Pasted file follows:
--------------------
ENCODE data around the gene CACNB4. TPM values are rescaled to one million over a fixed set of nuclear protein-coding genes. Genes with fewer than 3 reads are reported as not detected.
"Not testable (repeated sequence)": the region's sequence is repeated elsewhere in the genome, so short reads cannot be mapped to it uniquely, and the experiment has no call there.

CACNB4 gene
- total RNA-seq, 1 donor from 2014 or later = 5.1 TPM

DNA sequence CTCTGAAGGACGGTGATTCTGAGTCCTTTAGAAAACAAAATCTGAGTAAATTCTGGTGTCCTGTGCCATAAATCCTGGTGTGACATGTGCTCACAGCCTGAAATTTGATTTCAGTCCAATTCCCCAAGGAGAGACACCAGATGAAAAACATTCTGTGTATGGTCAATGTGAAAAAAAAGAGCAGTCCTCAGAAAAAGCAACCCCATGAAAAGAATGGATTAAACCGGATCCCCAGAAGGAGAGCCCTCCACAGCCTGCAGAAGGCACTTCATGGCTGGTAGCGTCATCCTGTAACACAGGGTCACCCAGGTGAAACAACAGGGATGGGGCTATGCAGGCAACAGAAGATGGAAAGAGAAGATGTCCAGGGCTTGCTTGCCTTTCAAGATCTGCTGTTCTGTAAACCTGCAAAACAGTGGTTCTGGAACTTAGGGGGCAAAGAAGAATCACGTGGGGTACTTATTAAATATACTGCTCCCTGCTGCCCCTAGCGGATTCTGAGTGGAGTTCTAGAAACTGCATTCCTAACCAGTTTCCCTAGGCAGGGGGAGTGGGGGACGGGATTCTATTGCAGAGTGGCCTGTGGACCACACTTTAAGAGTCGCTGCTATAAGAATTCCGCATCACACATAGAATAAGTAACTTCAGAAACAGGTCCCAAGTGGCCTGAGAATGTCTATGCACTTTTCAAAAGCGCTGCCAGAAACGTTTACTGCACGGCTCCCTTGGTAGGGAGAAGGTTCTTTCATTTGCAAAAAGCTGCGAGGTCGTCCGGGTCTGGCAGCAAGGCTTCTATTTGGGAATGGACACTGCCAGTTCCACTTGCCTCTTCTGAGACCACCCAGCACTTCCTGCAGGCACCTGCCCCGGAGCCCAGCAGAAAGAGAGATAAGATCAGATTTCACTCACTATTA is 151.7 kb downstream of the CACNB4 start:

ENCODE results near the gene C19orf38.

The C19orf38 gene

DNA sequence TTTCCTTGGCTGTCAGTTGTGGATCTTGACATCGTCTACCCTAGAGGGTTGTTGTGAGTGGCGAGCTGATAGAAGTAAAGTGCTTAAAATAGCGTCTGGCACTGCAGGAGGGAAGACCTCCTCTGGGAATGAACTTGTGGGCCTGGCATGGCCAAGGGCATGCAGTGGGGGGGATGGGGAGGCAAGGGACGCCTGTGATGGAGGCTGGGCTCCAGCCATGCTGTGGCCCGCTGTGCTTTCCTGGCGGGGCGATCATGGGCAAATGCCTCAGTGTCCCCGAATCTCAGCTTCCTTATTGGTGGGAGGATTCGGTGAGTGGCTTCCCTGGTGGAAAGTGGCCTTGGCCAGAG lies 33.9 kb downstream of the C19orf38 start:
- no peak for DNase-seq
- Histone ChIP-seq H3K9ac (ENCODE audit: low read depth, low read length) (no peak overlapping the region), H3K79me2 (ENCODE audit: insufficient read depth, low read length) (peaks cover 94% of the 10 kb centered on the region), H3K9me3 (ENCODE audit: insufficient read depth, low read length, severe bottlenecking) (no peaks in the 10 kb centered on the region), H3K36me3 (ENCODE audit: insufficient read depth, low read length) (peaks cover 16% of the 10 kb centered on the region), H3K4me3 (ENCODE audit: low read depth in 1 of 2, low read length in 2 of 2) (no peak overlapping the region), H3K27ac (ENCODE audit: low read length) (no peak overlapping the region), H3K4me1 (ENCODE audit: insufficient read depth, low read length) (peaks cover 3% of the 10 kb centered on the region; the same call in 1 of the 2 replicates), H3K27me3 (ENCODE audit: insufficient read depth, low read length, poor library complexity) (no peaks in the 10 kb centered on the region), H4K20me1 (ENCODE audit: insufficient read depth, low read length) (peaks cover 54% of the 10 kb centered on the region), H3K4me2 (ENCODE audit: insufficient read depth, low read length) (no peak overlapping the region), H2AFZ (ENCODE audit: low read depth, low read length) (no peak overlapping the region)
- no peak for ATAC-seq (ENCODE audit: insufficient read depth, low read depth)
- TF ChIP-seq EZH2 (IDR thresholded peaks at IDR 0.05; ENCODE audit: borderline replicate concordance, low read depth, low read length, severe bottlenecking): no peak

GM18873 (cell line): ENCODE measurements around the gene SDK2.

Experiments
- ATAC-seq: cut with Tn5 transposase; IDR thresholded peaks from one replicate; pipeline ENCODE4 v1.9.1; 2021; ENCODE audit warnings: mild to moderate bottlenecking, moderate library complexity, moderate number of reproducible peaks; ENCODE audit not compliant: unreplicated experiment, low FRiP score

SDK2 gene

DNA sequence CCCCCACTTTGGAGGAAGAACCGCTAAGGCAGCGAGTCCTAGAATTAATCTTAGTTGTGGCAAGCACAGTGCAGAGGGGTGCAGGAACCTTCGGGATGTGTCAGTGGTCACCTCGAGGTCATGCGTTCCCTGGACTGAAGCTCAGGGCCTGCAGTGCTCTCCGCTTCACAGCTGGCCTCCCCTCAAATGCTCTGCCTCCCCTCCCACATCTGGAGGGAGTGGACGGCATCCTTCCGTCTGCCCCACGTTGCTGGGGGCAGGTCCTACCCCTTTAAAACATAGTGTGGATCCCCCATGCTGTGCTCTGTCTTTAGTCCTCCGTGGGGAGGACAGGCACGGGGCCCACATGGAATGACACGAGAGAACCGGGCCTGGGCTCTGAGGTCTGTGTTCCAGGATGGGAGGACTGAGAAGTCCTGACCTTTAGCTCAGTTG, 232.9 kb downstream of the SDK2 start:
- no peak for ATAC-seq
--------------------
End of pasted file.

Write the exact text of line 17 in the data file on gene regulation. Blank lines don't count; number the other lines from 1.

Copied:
DNA sequence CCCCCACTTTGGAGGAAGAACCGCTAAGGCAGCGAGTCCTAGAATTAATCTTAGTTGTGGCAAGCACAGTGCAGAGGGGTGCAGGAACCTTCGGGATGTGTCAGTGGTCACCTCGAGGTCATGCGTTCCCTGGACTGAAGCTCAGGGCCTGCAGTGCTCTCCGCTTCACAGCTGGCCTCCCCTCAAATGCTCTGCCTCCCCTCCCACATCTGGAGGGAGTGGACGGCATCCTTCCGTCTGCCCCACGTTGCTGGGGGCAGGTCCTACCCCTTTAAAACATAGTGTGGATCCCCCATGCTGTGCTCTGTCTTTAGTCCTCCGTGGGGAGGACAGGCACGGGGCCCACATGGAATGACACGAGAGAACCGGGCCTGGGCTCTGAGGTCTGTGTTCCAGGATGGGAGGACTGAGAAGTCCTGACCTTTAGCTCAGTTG, 232.9 kb downstream of the SDK2 start: